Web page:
Facebook: no longer just for boys and girls
On February 13, social media giant Facebook took a courageous step forward by improving its gender identity feature. Previously it only offered “male” or “female” as a user’s choices. It now lists over 50 possibilities, along with pronouns the user can choose to let friends know how they would like to be referred to publicly. Facebook’s message is forward thinking and clear—it wants its users to know that it recognizes the large spectrum of gender identity. It also wants users to feel comfortable and included, no matter where they identify on that spectrum.
There were many reactions to this change, from positive to ambivalent to negative; but the LGBTQ community certainly has reason to celebrate. Surely there will be people for whom this change means nothing—but for the users this does impact, it could mean everything.
For users that still identify with only male or female as a gender, the big question will be, “What do these identities signify?” For example, those who are unfamiliar with the queer spectrum may find learning about this community a daunting task, but education creates awareness, from which breeds a more inclusive culture in our towns, communities and organizations.
To help our readers understand what these terms mean, we’ve highlighted a few.
agender: These folks prefer to be “without” a gender. It doesn’t mean they lack a gender; it simply means that a defined gender is not central to their identity.
bigender: A person who identifies with two genders. These two genders can include any specific gender on or outside the gender spectrum.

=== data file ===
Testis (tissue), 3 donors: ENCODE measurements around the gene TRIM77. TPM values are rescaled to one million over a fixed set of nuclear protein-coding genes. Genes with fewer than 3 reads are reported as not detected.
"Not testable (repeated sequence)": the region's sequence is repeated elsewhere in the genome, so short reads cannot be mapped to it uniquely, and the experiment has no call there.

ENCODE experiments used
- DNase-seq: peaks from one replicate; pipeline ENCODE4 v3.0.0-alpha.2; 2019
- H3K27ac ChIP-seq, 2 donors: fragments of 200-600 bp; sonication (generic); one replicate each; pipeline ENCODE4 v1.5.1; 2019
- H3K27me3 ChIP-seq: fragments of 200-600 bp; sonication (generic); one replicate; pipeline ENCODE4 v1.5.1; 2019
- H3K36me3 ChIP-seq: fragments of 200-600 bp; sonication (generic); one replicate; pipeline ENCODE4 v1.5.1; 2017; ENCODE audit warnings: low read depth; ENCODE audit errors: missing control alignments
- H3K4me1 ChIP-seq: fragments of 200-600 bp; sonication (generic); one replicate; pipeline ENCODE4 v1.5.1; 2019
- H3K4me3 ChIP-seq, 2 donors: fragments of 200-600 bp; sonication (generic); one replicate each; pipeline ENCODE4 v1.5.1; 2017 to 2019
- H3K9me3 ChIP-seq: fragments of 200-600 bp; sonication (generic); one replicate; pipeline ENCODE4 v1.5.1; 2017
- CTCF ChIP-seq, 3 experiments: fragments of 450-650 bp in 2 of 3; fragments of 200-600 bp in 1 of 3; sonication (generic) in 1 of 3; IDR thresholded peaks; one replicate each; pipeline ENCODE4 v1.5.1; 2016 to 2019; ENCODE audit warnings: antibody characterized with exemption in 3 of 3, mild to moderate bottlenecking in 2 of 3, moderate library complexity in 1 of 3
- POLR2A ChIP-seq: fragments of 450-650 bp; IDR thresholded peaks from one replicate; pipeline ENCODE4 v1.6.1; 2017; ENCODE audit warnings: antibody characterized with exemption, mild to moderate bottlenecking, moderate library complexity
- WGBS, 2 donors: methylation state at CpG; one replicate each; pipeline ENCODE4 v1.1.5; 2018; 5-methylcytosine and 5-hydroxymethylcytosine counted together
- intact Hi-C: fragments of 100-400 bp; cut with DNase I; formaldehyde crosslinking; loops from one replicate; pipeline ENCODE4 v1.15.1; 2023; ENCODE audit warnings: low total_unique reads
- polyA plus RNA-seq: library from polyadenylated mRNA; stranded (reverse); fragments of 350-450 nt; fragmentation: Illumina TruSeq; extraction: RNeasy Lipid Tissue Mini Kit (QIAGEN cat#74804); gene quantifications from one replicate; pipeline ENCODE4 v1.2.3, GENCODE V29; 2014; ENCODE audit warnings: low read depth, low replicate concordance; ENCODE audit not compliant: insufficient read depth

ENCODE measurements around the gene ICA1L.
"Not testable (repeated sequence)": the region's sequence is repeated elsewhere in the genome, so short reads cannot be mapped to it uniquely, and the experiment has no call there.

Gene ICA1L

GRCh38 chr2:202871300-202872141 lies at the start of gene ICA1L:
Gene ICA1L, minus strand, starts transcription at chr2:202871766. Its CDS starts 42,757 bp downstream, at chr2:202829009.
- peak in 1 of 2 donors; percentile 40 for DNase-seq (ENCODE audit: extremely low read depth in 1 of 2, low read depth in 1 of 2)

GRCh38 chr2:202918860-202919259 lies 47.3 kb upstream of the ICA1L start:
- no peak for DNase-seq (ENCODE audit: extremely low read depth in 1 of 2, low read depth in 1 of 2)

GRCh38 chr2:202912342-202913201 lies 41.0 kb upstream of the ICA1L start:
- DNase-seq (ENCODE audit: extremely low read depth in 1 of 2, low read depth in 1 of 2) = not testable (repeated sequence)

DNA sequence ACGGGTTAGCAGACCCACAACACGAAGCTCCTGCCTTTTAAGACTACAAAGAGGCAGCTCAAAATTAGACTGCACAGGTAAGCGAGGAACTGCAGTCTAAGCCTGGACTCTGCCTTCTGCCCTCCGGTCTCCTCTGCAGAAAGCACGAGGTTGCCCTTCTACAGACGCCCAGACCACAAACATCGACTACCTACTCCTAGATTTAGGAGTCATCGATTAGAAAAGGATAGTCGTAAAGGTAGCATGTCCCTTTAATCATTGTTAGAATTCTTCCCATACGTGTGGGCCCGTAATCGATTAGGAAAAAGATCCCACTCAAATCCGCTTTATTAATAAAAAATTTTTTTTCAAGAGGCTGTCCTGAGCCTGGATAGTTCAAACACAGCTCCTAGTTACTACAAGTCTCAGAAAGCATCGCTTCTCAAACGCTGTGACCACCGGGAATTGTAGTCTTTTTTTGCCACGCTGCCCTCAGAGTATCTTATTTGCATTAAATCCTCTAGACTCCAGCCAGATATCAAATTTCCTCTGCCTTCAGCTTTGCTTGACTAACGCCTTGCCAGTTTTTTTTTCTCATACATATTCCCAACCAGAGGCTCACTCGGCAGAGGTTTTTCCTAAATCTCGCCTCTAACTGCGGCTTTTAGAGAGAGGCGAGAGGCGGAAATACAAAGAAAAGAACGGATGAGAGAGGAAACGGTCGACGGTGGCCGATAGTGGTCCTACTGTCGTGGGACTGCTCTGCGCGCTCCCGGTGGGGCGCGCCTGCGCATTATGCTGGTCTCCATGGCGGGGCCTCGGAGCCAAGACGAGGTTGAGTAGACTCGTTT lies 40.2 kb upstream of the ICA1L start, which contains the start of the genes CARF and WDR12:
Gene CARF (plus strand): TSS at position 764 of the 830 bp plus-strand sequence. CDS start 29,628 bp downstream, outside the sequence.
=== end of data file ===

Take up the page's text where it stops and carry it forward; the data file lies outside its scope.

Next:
cisgender: A cis person is born one sex and also identifies with the gender associated with that sex.
gender fluid: Gender fluidity conveys a wider, more flexible range of gender expression, with interests and behaviors that could change day to day.
neutrois (noo-TWA): These people see themselves as gender neutral; they do not feel that gender is a big part of their identity.
pangender: These individuals do not feel that they fit into binary genders; instead they identify with all genders.
transgender: This is an umbrella term for people whose gender identity or expression is different than their sex assigned at birth.
transgender female: A person who was assigned the sex of male at birth, but identifies herself as a female.
two-spirited: This term comes from the Native American culture and describes someone who embodies both the spirits of a man and a woman.
I also found an insightful article, A Comprehensive Guide to Facebook’s New Options for Gender Identity, which can help you understand the other gender identity choices listed on Facebook. I invite you to take a look, learn something new and spread awareness.
At Aloysius Butler & Clark, we take diversity and inclusion (D&I) very seriously. We recognize that D&I initiatives allow organizations to build a stronger and more innovative culture, which in turn helps to grow their businesses and their supportive community initiatives. We strive to help our clients realize all of the advantages associated with being a diverse and inclusive workplace.
If you have questions about the organizational benefits of a culture that values diversity and inclusion, let’s talk!